OpenTopography Services for CyberGIS: Digital Elevation Model (DEM) generation
The OpenTopography Facility uses a Service-oriented Architecture (SOA) to provide access to high resolution LIDAR datasets, and also to expose application level functionalities to our end-users, e.g. for the generation of custom Digital Elevation Models (DEMs). In order to build the Web services, we have leveraged the open-source Opal Toolkit, which enables users to automatically wrap scientific applications running on cluster and Grid resources as Web services, and provides Web-based and programmatic access to them, without writing a single line of Web service code.
OpenTopography users interact with the system via a Web portal (http://opentopo.sdsc.edu/gridsphere/gridsphere?cid=datasets). An interactive Google Map interface showing the extent of available data allows the user to define a rectangular area of interest by drawing a box on the map. The coordinates of this bounding box plus optional attribute type (e.g. ground points only) form the user’s query (implemented by the Data Selection service). Once a query has been defined, the user chooses their processing options. Point cloud data download for the user’s area of interest is available in ASCII or LAS binary formats. The user can also pass the subset of their selected point cloud to a series of geoprocessing services that will process the data on the fly to create custom DEMs and derivatives tailored to their science application. Using a high-performance local gridding algorithm (implemented by the Points2Grid service, described below), OpenTopography will produce a DEM to the user’s grid resolution and algorithm specifications. The user can also choose the format of the grid product that is generated (implemented by the Format Translation service) so that the file is compatible with their preferred analysis software. Finally, the user is given the option to generate common geomorphic metric products such as a slope grid derived from the DEM (implemented by the Derivative Products service). OpenTopography also generates visualization products (implemented by the Visualization service) on the fly for each submitted job and embeds these images on the results page.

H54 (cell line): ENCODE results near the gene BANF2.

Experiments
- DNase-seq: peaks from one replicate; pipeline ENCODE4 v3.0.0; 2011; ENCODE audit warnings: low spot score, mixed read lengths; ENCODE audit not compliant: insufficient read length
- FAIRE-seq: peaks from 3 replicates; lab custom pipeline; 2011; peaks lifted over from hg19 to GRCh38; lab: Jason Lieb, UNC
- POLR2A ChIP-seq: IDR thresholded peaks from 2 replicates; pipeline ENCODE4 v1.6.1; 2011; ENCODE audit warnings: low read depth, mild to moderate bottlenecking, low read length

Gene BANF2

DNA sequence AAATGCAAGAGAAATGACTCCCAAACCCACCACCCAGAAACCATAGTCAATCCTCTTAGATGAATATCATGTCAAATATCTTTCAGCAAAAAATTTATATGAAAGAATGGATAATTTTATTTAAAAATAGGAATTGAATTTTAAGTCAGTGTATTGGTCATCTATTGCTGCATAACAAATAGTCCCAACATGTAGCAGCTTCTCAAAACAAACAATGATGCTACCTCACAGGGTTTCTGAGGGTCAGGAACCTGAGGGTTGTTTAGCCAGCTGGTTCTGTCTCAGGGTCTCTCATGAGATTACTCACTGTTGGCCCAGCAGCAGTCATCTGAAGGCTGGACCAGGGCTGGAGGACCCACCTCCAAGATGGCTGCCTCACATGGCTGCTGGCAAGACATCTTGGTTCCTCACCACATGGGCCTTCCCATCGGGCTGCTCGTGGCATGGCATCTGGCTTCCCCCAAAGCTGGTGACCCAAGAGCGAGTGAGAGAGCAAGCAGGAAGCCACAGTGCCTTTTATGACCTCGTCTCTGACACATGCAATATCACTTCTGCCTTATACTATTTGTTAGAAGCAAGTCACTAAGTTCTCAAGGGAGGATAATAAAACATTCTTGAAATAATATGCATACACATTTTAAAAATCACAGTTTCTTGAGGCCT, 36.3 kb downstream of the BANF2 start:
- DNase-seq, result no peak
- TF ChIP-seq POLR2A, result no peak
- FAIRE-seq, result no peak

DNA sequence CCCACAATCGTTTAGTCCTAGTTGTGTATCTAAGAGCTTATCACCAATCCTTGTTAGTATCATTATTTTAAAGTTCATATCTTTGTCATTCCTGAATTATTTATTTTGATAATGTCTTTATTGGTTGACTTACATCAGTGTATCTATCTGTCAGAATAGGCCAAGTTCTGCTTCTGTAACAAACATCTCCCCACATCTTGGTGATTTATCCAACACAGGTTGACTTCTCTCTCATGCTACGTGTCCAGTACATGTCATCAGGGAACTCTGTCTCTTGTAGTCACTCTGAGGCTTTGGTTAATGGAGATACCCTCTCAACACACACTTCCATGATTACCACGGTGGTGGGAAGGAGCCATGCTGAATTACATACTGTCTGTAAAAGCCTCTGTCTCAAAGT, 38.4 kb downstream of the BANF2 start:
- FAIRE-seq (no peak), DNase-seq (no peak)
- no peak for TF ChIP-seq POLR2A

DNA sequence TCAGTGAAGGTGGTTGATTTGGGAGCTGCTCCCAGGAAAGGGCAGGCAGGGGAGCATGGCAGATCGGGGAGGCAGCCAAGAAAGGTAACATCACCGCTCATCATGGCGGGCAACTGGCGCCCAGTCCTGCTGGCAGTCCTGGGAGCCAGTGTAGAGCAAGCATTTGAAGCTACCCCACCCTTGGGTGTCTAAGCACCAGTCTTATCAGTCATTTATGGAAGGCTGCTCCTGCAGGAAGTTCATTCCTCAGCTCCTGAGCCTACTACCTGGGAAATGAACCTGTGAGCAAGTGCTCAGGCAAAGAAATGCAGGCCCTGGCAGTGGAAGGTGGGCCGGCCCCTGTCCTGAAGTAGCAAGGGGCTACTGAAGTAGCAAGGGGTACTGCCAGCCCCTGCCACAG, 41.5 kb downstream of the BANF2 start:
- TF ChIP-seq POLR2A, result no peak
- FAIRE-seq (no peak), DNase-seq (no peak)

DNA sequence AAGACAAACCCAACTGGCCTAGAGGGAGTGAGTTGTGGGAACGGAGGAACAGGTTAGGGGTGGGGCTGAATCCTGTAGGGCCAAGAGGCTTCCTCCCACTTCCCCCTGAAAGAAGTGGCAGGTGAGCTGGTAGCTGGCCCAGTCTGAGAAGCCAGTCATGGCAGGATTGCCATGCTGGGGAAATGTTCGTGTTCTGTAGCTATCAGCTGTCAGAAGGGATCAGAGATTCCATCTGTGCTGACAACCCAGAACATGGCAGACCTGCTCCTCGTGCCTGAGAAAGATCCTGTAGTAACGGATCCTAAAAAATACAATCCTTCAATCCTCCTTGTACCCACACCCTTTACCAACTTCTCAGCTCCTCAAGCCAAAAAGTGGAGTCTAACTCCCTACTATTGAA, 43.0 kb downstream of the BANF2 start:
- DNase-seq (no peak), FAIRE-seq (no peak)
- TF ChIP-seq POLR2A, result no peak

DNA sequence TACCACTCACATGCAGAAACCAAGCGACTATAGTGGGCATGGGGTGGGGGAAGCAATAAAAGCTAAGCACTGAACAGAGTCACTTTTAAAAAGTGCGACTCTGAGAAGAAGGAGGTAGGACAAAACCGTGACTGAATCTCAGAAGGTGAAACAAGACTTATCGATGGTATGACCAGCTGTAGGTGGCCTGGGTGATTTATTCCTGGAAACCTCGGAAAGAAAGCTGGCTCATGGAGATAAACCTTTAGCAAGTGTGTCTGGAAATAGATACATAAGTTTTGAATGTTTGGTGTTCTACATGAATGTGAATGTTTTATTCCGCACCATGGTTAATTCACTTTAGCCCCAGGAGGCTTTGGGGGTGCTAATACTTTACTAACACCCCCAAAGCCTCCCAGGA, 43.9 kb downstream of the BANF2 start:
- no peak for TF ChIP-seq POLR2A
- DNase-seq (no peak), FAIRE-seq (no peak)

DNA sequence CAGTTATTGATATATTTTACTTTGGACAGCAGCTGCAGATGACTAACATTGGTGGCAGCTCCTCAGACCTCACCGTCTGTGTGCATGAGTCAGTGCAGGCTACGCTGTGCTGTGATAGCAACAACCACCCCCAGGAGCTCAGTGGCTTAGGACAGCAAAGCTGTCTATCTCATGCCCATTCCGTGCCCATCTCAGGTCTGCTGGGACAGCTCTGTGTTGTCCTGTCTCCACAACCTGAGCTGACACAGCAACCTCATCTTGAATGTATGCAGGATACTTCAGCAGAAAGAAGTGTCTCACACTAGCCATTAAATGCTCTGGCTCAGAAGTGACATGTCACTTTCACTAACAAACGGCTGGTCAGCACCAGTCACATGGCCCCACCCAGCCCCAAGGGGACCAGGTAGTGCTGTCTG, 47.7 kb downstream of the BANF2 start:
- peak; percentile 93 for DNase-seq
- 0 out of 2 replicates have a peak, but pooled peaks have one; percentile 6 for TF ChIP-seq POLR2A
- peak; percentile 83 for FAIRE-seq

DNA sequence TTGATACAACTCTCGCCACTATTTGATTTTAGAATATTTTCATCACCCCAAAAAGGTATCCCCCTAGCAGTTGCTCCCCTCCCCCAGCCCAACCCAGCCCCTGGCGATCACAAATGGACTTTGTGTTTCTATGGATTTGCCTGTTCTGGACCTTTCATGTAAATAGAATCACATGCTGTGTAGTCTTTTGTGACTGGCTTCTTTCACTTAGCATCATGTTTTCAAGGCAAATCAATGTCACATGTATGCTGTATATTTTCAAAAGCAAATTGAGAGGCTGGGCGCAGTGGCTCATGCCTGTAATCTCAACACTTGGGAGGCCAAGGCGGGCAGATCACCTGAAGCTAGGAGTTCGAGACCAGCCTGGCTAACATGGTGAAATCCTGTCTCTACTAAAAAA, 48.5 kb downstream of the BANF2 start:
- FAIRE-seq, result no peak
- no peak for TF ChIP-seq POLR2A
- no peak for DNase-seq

A detailed description of the OpenTopography SOA, and more details about the workflow can be found on our SDSC Technical Report.
DEM Generation using Points2Grid
Points2Grid uses a local gridding algorithm to compute grid cell elevation using a circular neighbourhood defined around each grid cell based on a radius provided by the user. This neighbourhood is referred to as a bin, while the grid cell is referred to as a DEM node. Up to four values — minimum, maximum, mean, or inverse distance weighted (IDW) mean — are computed for points that fall within the bin. These values are then assigned to the corresponding DEM node and used to represent the elevation variation over the neighbourhood represented by the bin. If no points are found within a given bin, the DEM node receives a value of null. The P2G local gridding algorithm is illustrated in this figure. Points2Grid also provides a null filing option, which applies an inverse distance weighted focal mean via a square moving window of 3, 5, or 7 pixels to fill cells in the DEM that have null values.